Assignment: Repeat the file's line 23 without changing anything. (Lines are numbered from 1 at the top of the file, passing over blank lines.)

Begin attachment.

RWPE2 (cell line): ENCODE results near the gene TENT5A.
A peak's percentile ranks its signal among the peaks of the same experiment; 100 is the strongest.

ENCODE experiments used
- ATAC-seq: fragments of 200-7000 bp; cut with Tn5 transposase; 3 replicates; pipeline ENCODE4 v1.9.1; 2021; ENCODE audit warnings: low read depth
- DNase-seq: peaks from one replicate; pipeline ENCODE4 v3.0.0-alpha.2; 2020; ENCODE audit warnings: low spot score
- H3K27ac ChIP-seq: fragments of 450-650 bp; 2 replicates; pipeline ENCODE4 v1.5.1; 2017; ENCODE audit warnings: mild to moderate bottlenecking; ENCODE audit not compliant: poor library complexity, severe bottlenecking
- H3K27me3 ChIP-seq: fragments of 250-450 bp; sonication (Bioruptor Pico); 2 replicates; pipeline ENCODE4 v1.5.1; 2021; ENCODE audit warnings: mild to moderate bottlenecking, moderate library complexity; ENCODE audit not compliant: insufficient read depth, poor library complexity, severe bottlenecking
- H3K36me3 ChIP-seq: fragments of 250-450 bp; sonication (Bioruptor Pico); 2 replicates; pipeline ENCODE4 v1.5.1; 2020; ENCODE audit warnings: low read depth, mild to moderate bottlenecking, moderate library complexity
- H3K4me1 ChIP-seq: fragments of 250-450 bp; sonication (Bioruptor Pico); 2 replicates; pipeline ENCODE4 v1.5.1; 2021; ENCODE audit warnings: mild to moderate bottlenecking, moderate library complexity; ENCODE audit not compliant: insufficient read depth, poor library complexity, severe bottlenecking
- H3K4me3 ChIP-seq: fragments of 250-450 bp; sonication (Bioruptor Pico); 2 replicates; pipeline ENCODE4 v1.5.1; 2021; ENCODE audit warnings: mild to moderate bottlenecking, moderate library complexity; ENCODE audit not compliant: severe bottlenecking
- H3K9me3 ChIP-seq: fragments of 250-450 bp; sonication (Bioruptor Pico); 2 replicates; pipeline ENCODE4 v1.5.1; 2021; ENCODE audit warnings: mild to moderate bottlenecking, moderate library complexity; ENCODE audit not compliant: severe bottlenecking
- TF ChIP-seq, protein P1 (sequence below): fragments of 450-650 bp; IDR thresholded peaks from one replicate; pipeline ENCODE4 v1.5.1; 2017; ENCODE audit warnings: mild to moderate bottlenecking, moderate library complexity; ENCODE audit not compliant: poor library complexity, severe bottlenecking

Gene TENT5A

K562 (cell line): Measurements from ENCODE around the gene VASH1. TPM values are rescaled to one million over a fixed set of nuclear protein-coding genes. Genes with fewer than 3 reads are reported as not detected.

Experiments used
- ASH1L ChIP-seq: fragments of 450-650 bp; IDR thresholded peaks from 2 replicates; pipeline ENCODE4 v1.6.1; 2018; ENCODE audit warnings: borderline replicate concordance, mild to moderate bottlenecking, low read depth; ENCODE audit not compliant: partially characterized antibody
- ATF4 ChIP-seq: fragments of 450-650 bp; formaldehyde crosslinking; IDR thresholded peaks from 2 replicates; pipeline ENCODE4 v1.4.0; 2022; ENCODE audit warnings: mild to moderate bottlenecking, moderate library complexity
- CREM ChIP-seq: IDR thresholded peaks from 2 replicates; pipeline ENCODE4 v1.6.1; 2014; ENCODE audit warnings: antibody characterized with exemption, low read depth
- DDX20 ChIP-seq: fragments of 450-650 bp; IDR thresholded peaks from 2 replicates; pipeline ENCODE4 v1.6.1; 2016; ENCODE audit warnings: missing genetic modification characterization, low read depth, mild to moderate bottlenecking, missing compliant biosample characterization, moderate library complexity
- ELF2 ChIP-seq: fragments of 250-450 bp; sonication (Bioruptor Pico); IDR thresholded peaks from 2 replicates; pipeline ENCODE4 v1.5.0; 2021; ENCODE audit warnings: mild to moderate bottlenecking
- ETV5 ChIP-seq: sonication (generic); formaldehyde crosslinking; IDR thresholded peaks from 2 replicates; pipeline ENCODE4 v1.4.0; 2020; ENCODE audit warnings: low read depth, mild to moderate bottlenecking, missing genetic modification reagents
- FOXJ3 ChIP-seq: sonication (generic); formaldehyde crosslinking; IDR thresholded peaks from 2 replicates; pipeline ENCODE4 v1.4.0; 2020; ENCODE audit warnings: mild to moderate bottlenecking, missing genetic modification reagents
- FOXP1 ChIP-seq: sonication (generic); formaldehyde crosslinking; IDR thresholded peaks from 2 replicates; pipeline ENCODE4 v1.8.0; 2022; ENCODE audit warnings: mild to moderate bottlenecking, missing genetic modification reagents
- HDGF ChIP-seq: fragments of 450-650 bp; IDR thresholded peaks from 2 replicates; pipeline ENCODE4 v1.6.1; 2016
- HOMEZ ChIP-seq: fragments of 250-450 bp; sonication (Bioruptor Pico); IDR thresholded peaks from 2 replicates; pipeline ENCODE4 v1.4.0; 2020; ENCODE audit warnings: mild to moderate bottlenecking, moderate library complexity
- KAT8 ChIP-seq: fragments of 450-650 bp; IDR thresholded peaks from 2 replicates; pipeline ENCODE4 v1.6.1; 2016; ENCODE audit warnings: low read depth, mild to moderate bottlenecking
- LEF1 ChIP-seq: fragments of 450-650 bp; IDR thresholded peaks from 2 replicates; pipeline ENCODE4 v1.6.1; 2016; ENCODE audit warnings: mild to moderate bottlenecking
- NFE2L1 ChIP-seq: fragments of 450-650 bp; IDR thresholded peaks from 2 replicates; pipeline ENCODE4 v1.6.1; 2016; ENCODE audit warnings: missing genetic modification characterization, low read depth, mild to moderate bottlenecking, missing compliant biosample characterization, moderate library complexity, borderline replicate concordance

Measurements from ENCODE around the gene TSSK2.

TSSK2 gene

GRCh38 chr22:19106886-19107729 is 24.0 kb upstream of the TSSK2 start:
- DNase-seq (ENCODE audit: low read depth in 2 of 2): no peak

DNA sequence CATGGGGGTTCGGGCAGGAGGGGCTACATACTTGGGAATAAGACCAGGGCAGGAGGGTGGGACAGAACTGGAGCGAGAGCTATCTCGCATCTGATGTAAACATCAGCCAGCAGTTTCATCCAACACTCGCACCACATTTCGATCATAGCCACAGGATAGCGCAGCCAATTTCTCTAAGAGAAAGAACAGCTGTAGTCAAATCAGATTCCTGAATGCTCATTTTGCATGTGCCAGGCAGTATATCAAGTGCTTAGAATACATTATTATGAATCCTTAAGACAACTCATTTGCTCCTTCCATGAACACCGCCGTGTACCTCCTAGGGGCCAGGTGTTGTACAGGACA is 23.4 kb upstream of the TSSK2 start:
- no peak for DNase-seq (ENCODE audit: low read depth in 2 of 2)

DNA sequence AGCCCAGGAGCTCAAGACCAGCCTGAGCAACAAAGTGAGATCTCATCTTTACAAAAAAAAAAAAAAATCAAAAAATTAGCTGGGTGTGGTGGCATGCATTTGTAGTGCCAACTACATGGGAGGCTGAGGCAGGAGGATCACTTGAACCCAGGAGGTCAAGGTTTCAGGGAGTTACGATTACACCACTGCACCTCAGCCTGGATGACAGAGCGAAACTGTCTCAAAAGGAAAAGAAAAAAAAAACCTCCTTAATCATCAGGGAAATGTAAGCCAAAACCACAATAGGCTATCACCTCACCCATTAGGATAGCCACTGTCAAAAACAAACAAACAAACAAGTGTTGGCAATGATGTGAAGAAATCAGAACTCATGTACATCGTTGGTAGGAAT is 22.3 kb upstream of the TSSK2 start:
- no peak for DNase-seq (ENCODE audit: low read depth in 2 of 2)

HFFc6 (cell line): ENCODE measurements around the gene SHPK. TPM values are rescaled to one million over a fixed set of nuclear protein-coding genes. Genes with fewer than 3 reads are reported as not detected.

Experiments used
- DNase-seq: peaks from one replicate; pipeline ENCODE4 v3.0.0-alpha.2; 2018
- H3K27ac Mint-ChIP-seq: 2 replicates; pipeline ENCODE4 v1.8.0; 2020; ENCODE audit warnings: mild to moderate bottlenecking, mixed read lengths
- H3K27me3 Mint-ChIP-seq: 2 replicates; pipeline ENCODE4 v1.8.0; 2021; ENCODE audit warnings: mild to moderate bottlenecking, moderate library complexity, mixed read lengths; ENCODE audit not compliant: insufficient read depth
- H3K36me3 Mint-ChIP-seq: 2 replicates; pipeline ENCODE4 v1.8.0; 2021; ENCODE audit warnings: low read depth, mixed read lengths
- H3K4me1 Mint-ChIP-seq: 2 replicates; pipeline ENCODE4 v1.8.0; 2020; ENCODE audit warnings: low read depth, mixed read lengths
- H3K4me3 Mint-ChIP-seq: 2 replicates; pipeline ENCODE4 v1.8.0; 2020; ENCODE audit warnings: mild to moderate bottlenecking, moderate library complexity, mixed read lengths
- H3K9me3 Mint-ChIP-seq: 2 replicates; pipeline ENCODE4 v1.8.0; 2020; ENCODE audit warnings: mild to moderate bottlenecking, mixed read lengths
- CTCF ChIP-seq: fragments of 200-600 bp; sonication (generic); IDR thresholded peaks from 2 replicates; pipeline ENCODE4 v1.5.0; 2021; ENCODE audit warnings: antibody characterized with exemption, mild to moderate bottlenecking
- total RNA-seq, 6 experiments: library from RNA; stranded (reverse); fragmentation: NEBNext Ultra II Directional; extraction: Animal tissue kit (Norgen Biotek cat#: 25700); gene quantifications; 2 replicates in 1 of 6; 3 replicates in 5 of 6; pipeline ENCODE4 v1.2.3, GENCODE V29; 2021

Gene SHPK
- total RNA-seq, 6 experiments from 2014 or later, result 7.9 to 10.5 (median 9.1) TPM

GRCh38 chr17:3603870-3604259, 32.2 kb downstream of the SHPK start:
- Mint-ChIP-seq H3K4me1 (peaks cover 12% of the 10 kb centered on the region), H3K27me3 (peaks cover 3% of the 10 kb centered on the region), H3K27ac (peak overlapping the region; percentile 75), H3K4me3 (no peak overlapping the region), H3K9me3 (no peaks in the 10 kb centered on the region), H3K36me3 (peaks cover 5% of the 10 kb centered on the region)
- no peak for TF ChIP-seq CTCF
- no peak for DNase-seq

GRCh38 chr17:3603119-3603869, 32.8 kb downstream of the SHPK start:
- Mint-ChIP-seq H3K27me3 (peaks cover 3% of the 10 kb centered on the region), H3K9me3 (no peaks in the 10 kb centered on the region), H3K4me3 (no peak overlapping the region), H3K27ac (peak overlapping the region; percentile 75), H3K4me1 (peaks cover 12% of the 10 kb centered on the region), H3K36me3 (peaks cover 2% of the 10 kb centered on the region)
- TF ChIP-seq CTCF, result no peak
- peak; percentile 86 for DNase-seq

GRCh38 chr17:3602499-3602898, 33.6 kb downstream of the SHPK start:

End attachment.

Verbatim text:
- FOXP1 ChIP-seq: sonication (generic); formaldehyde crosslinking; IDR thresholded peaks from 2 replicates; pipeline ENCODE4 v1.8.0; 2022; ENCODE audit warnings: mild to moderate bottlenecking, missing genetic modification reagents